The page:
at speeds of up to 30% higher, without any discomfort to passengers.
This results in time-savings of between 10% and 20% on inter-regional
and inter-city networks, at one-fifth of the cost of building the
new infrastructure necessary for high-speed trains.
The Pendolino in Italy and the ICE T
in Germany both use this system, while in the United Kingdom Virgin
is using this technology to modernise its fleet, on the London-Glasgow
line for example. A similar solution has been adopted on the Helsinki
to Turku line in Finland and between Lisbon and Porto in Portugal.
France is trying to adapt tilting technology to
its TGV, but this is not easy as TGV carriages form a fixed set,
with no more than one degree difference in the tilt between them.
'To allow the carriages to tilt one after the other as the train
takes the bend, this angle must be increased, which involves adapting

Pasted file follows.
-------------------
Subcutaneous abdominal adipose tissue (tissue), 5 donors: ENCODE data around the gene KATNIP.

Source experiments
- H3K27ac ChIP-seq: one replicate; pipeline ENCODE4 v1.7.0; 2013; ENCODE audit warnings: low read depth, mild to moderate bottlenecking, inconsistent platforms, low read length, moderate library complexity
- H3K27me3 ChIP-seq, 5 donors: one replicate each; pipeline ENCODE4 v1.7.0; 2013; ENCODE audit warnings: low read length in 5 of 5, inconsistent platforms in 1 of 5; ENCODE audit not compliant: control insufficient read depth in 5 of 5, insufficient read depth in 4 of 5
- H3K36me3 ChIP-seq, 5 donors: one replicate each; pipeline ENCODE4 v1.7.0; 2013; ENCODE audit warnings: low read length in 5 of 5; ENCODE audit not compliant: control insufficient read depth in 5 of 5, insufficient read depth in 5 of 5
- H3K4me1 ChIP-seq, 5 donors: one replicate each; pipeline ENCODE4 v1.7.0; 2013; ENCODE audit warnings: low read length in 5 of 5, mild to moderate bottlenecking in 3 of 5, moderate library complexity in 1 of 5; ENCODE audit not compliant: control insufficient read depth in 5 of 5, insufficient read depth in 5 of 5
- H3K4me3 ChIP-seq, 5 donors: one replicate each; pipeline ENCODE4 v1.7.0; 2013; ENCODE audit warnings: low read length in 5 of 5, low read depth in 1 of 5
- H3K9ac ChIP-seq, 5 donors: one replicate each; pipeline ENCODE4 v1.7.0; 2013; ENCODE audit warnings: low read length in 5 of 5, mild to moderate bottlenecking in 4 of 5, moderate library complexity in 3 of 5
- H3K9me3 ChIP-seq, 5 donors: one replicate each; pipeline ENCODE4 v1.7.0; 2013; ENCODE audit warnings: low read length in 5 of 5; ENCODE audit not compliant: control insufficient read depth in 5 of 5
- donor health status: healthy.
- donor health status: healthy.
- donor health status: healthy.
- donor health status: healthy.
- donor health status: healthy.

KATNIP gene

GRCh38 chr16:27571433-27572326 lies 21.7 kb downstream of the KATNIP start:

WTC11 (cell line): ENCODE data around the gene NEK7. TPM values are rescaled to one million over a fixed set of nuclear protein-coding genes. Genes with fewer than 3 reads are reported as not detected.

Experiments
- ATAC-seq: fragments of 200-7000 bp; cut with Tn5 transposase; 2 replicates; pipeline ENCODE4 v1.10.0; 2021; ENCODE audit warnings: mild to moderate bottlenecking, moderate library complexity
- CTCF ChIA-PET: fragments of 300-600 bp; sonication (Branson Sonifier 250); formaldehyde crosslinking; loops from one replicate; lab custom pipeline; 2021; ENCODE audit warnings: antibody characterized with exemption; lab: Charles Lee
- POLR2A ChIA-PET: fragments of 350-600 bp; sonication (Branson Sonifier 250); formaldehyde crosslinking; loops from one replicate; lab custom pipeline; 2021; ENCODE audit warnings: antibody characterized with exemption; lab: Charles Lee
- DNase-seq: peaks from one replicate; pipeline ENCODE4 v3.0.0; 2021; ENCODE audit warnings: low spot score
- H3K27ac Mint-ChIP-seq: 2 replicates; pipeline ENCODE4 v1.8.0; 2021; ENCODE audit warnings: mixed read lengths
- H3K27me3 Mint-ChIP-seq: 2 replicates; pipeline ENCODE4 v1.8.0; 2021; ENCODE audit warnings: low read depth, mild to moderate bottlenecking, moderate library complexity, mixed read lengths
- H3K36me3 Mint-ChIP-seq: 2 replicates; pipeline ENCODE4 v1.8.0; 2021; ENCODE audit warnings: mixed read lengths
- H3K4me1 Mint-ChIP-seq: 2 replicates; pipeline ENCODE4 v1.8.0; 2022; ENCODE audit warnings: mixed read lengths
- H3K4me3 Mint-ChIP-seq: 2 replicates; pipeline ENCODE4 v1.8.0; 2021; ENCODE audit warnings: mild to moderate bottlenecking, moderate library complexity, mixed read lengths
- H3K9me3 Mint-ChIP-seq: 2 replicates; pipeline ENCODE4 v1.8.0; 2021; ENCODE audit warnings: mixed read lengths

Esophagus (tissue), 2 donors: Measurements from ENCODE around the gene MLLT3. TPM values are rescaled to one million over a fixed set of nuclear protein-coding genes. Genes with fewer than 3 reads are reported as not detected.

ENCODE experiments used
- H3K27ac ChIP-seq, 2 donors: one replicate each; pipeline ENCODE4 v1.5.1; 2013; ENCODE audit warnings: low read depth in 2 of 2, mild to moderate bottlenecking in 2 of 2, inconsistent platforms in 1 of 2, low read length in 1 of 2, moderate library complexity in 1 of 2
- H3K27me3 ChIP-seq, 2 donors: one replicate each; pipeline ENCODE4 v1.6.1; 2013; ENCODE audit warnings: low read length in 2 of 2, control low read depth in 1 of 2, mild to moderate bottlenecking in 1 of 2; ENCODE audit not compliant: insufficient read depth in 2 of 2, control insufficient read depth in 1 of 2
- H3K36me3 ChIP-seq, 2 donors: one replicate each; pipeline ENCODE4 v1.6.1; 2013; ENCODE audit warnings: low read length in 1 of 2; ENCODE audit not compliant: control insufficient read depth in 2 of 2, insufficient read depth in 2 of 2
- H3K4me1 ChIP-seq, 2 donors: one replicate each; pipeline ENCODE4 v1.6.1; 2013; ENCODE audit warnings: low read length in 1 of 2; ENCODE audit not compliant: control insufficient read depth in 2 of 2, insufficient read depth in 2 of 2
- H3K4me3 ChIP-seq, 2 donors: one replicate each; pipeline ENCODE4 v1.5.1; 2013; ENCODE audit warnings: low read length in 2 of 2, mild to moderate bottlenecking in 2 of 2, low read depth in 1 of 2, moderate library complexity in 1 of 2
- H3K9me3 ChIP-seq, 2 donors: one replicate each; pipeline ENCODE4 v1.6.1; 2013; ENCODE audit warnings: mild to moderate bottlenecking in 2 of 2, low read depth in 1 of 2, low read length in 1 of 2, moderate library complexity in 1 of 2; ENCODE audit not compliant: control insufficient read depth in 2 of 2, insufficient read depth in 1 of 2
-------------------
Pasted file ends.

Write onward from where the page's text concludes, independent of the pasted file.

the intercirculation ring that couples them,' says the SNCF. 'The
bogies also have to be fitted with a crosspiece and pistons able
to tilt the train body.' Despite these obstacles, the first tilting
TGV is expected to be running on the Paris-Orléans-Limoges-Toulouse
line by 2005.
Service, environment, safety
there are, no doubt, some who dream of trains achieving even higher
speeds, this is not a realistic prospect. Noise, vibration, the
cost of maintaining the track and rolling stock, and energy consumption
(up by 50% for an increase in train speed from 300 km/hr to 360
km/hr) would all increase excessively for just a marginal time-saving.
'The high-speed train system has itself arrived
at a certain technical balance,' explains Phlippe Renard, head of
the SNCF's Research and Technology Department. 'But we are continuing
to work on optimising energy consumption, power collection, passenger
comfort, on-board services and noise reduction.'
Research on noise pollution is concentrating on
the penetration of the train's nose through the air to reduce
the aerodynamic noise which becomes particularly problematic at
speeds of over 300 km/hr. It is possible to streamline the zones
of turbulence ( the bogies supporting the wheels ( but care is needed
not to interfere with the ventilation to avoid overheating. Considerable
progress has been made as the latest TGVs are no noisier than a
conventional train travelling at 160km/hr. At a distance of 25 metres,
the noise from a TGV line does not exceed 65 decibels (dB), or the
equivalent of the raise level from a road with light traffic.